Genes carry information that tells the body how to work. The cystic fibrosis transmembrane conductance regulator (CFTR) gene tells the body to create the CFTR protein, which is responsible for controlling the flow of salt and water in and out of different parts of the body, such as the lungs.
If there is not enough CFTR protein or it does not work properly, this leads to a problem with the balance of salt and water in the body. This causes a thick, sticky mucus to develop in different parts of the body, especially the lungs, and stops them from working as they should.
For many people living with cystic fibrosis, there are treatments available called CFTR modulators that can help treat the underlying cause of cystic fibrosis. However, more than 5,000 people living with cystic fibrosis have a change in both of their CFTR genes that makes them unresponsive to CFTR modulators.
The BEACON-CF clinical research study’s goal is to find out whether the investigational study drug is safe and may work for those who are not expected to benefit from CFTR modulators.
Many people living with cystic fibrosis can be treated with a type of treatment called CFTR modulators. This clinical research study is exploring an investigational study drug called VX-522, a type of messenger RNA (mRNA) therapy, to see if it is safe and well tolerated for those who do not respond to CFTR modulators.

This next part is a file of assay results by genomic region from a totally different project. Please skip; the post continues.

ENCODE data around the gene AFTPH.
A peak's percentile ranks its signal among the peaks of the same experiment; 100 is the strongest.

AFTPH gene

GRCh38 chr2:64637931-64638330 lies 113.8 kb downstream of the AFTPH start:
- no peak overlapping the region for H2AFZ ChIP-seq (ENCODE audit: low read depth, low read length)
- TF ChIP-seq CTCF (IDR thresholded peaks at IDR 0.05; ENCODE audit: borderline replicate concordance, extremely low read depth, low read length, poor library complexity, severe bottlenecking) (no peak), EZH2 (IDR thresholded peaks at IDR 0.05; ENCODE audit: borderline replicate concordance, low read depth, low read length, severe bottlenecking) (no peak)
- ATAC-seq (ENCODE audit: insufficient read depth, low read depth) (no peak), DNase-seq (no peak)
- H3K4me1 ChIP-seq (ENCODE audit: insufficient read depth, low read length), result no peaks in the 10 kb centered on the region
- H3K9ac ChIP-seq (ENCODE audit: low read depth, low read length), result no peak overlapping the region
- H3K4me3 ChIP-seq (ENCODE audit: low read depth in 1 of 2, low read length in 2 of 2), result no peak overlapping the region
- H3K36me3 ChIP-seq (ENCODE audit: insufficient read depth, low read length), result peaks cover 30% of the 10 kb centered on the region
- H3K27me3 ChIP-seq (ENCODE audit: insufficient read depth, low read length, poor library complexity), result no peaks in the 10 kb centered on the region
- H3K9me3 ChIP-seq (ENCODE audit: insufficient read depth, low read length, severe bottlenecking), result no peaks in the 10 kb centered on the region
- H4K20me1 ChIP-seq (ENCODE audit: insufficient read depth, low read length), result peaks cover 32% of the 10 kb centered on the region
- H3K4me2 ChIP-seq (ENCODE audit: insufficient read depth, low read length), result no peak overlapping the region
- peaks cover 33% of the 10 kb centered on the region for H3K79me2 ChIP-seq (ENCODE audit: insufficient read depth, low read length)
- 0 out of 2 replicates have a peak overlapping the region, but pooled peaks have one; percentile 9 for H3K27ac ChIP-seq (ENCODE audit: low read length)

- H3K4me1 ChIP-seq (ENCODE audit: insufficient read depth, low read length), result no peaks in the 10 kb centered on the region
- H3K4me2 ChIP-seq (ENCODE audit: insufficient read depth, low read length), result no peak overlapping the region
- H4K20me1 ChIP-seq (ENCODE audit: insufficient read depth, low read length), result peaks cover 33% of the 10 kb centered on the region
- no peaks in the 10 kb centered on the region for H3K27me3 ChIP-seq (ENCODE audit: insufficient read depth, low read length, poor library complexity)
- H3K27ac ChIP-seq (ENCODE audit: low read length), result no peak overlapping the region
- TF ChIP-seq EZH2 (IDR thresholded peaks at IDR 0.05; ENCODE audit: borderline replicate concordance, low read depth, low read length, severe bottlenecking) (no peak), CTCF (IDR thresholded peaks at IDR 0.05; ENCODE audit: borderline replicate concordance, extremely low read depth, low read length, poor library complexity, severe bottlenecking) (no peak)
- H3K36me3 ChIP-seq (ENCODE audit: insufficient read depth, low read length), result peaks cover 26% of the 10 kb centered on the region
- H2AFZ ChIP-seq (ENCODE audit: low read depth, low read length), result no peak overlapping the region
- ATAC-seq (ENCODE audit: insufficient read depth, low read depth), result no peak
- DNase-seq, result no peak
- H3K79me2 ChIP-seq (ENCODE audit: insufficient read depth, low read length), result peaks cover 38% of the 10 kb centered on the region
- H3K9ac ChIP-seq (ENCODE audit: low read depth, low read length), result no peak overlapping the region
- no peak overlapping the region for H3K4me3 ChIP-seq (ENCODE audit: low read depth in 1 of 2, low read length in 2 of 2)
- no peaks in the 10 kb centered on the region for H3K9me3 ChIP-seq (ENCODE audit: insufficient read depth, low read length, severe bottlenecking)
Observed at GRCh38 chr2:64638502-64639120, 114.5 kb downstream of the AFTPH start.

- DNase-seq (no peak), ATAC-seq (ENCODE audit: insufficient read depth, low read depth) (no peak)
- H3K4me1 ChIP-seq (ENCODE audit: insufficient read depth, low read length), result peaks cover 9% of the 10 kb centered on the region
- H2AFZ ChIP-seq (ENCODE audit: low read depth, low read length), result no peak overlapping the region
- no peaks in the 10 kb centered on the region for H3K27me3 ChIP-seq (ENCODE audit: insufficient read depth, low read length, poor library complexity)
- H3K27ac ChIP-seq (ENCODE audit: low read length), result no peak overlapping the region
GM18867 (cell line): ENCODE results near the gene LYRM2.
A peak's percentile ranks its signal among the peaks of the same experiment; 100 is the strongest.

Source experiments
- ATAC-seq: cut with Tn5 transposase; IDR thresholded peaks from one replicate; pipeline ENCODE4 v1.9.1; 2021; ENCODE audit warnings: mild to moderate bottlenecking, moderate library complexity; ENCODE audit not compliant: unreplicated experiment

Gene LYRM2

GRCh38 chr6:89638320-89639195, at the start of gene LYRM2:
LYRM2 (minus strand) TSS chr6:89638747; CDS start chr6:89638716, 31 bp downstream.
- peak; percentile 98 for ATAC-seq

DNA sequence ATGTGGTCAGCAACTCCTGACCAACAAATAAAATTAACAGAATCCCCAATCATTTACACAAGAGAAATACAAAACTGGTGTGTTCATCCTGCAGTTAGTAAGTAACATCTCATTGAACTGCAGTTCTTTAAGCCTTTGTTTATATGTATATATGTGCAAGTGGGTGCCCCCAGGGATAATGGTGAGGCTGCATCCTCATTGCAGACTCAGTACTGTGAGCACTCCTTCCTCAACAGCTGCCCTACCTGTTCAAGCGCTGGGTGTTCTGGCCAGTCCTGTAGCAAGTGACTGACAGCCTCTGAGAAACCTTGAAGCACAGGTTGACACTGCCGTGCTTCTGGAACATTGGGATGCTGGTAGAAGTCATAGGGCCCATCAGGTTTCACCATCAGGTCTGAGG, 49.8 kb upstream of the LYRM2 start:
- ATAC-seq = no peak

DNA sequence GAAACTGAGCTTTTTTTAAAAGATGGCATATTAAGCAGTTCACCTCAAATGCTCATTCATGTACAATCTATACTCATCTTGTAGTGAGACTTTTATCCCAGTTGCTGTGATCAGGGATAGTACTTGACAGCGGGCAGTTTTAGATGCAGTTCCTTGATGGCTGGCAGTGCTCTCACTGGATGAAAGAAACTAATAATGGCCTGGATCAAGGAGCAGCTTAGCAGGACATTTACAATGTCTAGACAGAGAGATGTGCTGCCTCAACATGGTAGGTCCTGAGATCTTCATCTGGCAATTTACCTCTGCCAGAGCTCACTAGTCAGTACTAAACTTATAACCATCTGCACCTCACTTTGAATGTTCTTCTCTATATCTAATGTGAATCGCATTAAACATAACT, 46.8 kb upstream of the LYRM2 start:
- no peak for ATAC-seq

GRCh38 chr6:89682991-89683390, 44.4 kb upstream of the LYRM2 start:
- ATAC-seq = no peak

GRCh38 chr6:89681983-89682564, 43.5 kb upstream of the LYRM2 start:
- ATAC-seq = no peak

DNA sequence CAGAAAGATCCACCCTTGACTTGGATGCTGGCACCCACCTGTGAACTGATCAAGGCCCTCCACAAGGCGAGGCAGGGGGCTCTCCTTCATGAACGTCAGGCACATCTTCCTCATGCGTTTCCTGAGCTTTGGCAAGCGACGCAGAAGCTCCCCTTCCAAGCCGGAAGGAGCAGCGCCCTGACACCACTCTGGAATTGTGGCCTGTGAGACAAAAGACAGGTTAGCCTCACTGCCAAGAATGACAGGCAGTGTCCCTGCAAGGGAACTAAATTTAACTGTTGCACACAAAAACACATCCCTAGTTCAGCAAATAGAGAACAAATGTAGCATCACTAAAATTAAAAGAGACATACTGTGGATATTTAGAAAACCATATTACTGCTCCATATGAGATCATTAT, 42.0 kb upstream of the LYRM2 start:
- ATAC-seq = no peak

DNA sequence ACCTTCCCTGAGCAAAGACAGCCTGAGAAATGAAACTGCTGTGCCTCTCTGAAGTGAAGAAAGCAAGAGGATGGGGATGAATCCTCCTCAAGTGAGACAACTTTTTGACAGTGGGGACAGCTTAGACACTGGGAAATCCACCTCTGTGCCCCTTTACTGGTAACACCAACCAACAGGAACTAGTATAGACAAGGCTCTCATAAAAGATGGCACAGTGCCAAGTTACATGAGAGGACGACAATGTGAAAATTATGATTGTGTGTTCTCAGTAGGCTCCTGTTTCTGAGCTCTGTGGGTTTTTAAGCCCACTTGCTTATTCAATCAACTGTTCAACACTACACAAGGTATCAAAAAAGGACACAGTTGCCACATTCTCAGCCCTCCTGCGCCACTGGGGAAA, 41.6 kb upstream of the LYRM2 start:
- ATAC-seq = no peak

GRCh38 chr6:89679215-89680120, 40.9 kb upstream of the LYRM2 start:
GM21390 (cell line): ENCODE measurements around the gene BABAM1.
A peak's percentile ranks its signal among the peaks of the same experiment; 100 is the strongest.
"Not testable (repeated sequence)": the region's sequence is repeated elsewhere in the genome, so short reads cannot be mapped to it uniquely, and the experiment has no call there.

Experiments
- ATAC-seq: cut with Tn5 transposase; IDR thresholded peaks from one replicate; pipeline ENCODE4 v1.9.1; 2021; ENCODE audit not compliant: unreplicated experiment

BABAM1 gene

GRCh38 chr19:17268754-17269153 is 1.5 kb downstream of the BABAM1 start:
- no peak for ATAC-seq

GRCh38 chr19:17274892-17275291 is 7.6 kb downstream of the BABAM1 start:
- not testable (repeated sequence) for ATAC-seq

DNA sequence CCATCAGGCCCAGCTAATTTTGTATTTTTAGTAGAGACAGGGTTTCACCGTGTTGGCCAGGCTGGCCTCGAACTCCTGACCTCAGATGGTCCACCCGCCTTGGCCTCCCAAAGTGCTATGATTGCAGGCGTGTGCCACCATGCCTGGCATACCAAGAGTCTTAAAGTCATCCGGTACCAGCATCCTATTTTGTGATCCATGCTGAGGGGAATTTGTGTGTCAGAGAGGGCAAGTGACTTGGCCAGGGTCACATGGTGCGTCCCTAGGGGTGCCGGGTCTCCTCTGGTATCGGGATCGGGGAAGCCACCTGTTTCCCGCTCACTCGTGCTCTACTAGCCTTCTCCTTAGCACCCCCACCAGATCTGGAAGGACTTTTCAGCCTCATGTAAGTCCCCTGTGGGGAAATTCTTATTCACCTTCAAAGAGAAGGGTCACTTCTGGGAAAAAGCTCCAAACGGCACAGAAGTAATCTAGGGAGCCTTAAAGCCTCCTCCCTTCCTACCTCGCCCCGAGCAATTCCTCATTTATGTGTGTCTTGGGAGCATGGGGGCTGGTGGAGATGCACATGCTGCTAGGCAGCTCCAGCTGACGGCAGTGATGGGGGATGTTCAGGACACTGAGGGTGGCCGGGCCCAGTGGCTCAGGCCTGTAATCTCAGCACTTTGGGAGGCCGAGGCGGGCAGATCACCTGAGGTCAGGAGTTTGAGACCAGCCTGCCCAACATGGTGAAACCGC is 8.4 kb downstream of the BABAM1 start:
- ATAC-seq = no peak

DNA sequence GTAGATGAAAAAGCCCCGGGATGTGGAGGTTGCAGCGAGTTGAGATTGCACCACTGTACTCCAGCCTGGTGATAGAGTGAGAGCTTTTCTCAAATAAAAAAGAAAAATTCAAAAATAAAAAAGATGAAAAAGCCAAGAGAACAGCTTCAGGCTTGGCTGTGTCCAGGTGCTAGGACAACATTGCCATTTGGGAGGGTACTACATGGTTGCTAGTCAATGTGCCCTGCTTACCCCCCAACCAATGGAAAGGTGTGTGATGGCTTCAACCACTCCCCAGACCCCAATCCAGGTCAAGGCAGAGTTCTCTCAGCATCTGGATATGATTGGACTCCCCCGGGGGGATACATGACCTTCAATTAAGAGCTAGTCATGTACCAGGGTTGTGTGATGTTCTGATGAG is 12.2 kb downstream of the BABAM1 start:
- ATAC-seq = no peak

For cystic fibrosis, mRNA therapy works by sending a message that tells cells (the building blocks of the body) to produce normal proteins that can do the job of proteins that are faulty or missing. If the investigational study drug is effective, it will tell cells in the lungs to create normal CFTR protein, which may improve the way the lungs work in people with cystic fibrosis.
The investigational study drug, VX-522, will be given as a single dose using a modified PARI nebulizer, an investigational medical device that turns liquid medications into a mist, which is then inhaled.